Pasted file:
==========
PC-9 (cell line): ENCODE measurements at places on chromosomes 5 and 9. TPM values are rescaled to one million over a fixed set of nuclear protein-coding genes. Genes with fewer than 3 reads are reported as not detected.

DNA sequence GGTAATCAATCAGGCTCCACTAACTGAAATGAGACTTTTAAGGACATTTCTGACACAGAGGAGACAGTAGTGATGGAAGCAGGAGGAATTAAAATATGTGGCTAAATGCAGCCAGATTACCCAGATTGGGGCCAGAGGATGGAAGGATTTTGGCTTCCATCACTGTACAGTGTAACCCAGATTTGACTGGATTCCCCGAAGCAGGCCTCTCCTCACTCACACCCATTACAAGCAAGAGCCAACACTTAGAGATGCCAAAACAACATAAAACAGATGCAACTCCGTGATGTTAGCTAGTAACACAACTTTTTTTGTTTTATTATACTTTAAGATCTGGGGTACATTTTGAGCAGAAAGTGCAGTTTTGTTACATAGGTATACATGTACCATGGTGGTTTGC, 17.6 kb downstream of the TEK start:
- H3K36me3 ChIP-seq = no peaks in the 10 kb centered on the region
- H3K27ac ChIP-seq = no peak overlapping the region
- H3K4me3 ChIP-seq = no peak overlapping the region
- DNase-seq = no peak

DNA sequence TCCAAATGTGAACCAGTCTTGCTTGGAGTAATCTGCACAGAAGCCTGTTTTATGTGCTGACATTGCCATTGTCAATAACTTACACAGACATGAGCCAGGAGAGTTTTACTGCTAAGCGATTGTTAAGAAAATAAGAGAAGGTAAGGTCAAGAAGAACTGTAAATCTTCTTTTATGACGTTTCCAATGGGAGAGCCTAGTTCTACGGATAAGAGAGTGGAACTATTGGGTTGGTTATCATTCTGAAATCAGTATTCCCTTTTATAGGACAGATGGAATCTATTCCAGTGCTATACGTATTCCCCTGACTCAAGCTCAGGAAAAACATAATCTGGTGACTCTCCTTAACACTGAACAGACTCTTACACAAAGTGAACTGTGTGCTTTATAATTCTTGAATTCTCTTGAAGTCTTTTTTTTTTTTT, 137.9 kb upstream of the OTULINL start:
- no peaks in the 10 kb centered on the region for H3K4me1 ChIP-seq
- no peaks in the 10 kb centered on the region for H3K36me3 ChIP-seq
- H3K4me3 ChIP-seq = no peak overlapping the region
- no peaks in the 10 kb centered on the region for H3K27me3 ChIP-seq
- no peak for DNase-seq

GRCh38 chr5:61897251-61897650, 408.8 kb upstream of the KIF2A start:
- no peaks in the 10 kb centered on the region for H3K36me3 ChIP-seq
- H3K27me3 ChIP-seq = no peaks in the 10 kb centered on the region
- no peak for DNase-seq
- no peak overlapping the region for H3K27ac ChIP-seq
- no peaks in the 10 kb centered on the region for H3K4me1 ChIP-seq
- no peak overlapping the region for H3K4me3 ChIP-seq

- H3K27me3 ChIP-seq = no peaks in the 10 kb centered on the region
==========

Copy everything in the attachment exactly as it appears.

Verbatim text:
PC-9 (cell line): ENCODE measurements at places on chromosomes 5 and 9. TPM values are rescaled to one million over a fixed set of nuclear protein-coding genes. Genes with fewer than 3 reads are reported as not detected.

DNA sequence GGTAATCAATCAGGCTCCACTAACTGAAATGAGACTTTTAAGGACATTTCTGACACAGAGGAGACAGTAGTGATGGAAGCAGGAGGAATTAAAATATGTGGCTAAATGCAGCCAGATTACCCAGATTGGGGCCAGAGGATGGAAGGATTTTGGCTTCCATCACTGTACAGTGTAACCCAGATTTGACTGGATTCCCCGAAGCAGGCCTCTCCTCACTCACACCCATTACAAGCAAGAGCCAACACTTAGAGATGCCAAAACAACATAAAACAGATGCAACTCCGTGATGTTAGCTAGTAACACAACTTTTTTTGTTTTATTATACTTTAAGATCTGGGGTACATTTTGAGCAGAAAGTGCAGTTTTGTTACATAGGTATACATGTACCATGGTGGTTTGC, 17.6 kb downstream of the TEK start:
- H3K36me3 ChIP-seq = no peaks in the 10 kb centered on the region
- H3K27ac ChIP-seq = no peak overlapping the region
- H3K4me3 ChIP-seq = no peak overlapping the region
- DNase-seq = no peak

DNA sequence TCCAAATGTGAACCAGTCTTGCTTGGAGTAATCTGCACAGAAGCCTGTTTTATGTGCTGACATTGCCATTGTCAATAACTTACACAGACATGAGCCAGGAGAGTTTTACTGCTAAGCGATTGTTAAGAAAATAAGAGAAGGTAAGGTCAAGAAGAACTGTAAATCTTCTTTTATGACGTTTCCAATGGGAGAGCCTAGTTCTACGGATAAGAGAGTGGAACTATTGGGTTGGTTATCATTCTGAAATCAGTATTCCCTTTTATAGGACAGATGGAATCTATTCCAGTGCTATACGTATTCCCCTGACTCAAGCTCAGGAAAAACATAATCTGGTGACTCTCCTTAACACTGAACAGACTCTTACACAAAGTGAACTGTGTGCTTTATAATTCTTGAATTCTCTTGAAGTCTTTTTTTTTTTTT, 137.9 kb upstream of the OTULINL start:
- no peaks in the 10 kb centered on the region for H3K4me1 ChIP-seq
- no peaks in the 10 kb centered on the region for H3K36me3 ChIP-seq
- H3K4me3 ChIP-seq = no peak overlapping the region
- no peaks in the 10 kb centered on the region for H3K27me3 ChIP-seq
- no peak for DNase-seq

GRCh38 chr5:61897251-61897650, 408.8 kb upstream of the KIF2A start:
- no peaks in the 10 kb centered on the region for H3K36me3 ChIP-seq
- H3K27me3 ChIP-seq = no peaks in the 10 kb centered on the region
- no peak for DNase-seq
- no peak overlapping the region for H3K27ac ChIP-seq
- no peaks in the 10 kb centered on the region for H3K4me1 ChIP-seq
- no peak overlapping the region for H3K4me3 ChIP-seq

- H3K27me3 ChIP-seq = no peaks in the 10 kb centered on the region